“I ran for city council in ‘83 and I lost by 100 votes,” Seabell recalled. “I’m glad because I probably would’ve ended up in jail like [some other people] because of greed. So the Lord didn’t allow me to get it and I lost by 100 votes.”
After she lost the election, Seabell found herself in need of a job. By 1985, she and her husband had separated and she had two college-aged children at Southern University.
For the next year, she did odd jobs while tending bar at a dive bar on Plank Road. She was making good money at the bar but said her co-workers were stealing cash and drinking up the liquor. That’s when Seabell heard about an opportunity she couldn’t refuse.
“The old juke box man told me there was a building near LSU and he thought I could do something with it,” she recalled. “I went down there and said ‘I’ll take it! Here’s $400!”
Seabell opened the original Silver Moon Cafe on Nicholson Drive near Brightside in 1986. Before it became her legendary restaurant, it was a “hole-in-the-wall” lounge, as Mama tells it. Black patrons would come to have a beer and listen to live blues.
Years later, she opened a second location at 206 West Chimes Street until she was pushed out to make way for new development in 2007. Still determined, she opened Mama’s Silver Moon Cafe in St. Gabriel. Sadly, two months later, the restaurant was gutted by fire.
Mama decided to keep doing what she believes she was born to do – serve others.
Paying it forward and starting a new chapter
After the fire in St. Gabriel, Mama considered opening another cafe near the LSU campus but decided it was time to retire. Her “retirement” was short-lived and Mama dedicated herself to serving people, something she says she has felt called to do since age three.
Touched by the number of homeless people she saw every day near her North Baton Rouge home, Mama used her social security money to buy food and cook meals. She cooked in her home kitchen and fed anyone who was hungry. Initially, she was feeding about 60 people a day with the help of two volunteers.
“She’d cook the food at home and deliver it to people every day and I could see it was wearing on her,” said daughter Sonyja Thomas. “When her health began to suffer, I told her she needed to slow down.”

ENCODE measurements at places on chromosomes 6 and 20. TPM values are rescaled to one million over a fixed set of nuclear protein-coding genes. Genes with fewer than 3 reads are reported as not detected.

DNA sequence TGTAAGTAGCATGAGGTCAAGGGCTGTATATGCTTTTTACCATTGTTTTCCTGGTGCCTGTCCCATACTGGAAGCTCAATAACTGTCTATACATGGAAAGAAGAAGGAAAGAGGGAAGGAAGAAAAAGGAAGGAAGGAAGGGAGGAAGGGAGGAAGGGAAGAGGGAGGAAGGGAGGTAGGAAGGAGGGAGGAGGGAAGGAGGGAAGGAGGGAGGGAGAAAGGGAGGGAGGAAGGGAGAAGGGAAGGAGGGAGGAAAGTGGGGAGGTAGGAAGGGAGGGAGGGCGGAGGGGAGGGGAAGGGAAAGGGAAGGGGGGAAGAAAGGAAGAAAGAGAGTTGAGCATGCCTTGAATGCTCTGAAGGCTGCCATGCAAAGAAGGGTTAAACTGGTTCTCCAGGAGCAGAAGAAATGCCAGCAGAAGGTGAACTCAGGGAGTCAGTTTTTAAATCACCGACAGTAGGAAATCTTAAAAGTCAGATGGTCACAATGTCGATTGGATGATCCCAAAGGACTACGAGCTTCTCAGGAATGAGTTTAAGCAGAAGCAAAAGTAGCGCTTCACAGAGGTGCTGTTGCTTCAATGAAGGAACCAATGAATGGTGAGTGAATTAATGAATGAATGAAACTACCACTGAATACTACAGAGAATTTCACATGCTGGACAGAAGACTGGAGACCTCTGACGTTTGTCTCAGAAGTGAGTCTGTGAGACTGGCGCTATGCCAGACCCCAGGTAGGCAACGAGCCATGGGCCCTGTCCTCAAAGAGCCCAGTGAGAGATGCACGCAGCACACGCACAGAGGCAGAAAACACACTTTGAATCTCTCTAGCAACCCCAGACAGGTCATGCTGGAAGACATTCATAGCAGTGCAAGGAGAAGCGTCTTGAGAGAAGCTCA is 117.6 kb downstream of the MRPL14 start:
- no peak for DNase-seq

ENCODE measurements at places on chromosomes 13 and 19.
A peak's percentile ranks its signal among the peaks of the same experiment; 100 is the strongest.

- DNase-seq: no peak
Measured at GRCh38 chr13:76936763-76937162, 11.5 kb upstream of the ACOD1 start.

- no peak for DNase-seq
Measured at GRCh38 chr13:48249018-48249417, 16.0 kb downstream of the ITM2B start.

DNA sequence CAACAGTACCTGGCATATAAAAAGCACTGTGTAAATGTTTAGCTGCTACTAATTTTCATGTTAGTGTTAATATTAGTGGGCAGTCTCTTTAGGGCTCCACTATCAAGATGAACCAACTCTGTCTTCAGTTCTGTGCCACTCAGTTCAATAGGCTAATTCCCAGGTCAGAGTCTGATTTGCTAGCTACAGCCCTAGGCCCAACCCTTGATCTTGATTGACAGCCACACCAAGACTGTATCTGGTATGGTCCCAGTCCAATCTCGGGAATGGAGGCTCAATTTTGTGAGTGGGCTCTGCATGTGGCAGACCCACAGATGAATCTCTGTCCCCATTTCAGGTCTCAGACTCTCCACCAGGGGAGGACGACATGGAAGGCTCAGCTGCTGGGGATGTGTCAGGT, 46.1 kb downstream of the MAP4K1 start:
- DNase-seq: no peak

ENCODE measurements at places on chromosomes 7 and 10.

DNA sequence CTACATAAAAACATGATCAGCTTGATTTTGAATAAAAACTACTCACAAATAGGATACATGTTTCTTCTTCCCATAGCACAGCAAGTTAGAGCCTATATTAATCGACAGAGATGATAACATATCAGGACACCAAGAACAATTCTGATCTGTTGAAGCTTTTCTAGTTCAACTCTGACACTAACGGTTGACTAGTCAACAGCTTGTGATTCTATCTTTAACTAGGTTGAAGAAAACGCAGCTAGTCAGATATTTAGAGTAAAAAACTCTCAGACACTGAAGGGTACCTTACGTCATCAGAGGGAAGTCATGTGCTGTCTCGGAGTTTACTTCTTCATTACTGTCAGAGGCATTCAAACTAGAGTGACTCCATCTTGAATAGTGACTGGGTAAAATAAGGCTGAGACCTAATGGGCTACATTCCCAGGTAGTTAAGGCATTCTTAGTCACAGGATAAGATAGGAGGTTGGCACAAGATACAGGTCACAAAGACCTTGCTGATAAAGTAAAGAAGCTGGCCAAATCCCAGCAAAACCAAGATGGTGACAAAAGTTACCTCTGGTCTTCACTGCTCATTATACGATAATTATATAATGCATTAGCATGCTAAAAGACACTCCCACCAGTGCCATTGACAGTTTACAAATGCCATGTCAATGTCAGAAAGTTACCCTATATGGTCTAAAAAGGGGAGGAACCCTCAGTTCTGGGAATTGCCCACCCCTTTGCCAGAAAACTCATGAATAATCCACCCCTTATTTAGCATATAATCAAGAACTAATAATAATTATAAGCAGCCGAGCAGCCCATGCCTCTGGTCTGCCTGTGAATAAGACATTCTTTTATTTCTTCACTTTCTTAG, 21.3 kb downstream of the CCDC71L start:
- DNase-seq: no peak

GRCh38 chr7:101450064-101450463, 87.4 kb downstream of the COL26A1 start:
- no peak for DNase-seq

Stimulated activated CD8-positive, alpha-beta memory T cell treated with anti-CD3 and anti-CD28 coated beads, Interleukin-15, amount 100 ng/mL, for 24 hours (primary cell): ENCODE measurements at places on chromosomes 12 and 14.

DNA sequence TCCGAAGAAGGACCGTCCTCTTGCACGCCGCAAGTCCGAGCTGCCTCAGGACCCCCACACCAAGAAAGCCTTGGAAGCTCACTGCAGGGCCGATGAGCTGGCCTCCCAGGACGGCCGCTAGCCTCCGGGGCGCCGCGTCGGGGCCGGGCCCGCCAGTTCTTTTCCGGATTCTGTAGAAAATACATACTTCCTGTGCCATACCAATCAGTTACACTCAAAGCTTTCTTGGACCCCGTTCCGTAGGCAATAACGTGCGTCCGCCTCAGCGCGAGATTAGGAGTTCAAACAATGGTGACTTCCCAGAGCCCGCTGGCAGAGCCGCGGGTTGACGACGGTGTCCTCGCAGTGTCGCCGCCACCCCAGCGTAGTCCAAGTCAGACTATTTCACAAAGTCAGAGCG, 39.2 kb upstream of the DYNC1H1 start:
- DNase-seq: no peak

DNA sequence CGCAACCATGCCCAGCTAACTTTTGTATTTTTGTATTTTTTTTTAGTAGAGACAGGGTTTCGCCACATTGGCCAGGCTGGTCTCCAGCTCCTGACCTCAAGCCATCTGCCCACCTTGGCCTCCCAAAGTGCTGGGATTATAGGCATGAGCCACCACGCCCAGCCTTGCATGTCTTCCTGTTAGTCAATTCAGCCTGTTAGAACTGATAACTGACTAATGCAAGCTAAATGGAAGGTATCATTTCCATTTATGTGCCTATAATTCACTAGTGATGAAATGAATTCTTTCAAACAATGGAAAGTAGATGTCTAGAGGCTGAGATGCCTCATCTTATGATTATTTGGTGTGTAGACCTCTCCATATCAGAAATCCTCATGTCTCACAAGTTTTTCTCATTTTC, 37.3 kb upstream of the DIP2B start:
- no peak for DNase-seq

As the need grew and word spread about her delicious soulful meals, Mama received a phone call from the Society of St. Vincent de Paul in Greater Baton Rouge. The organization asked her to partner with them and she did. Together, they now feed 1,000 people a week with the help of 24 volunteers.
Facing a new challenge, asking for prayers
Now 80 years old and still as sassy and warm-hearted as ever, Mama is faced with a new challenge – stage 4 uterine cancer.
“My mom was diagnosed at the end of 2023 and underwent two major surgeries,” her daughter Sonyja told UWK. “We’re just trying to help her heal and take it easy so she can start chemotherapy.”
After feeding people for nearly 40 years, these days, Mama needs help lifting the big metal pots she likes to fuss over in her kitchen. Sonyja has moved in to take care of her mother and make sure she’s eating healthy, going to her doctor’s appointments and getting proper rest.
While Mama is taking a much needed break in preparation for chemotherapy, she has an important message and gentle request for all of her beloved “babies” she has fed over the years.
“I love every one of my babies, the joy that I had, feeding them and loving them,” she joyfully recalled. “I thank God [at the age of 80] that I had an opportunity to do this and maintain my health.”
“I will be back. I’ll never give up and I will always have a meal on the table for them, but I need them right now to pray for me and be there to support me.”
Prior to her diagnosis, Mama says she trained the volunteers who are still cooking and feeding the people at St. Vincent de Paul while she focuses on her health.
Family and friends have set up a GoFundMe for anyone who would like to make a donation to help Mama Seabell pay for medical expenses and integrative treatments not covered by health insurance.
You can also leave her a message on Mama’s Silver Moon Facebook page, which her daughter checks regularly and reads to her mother.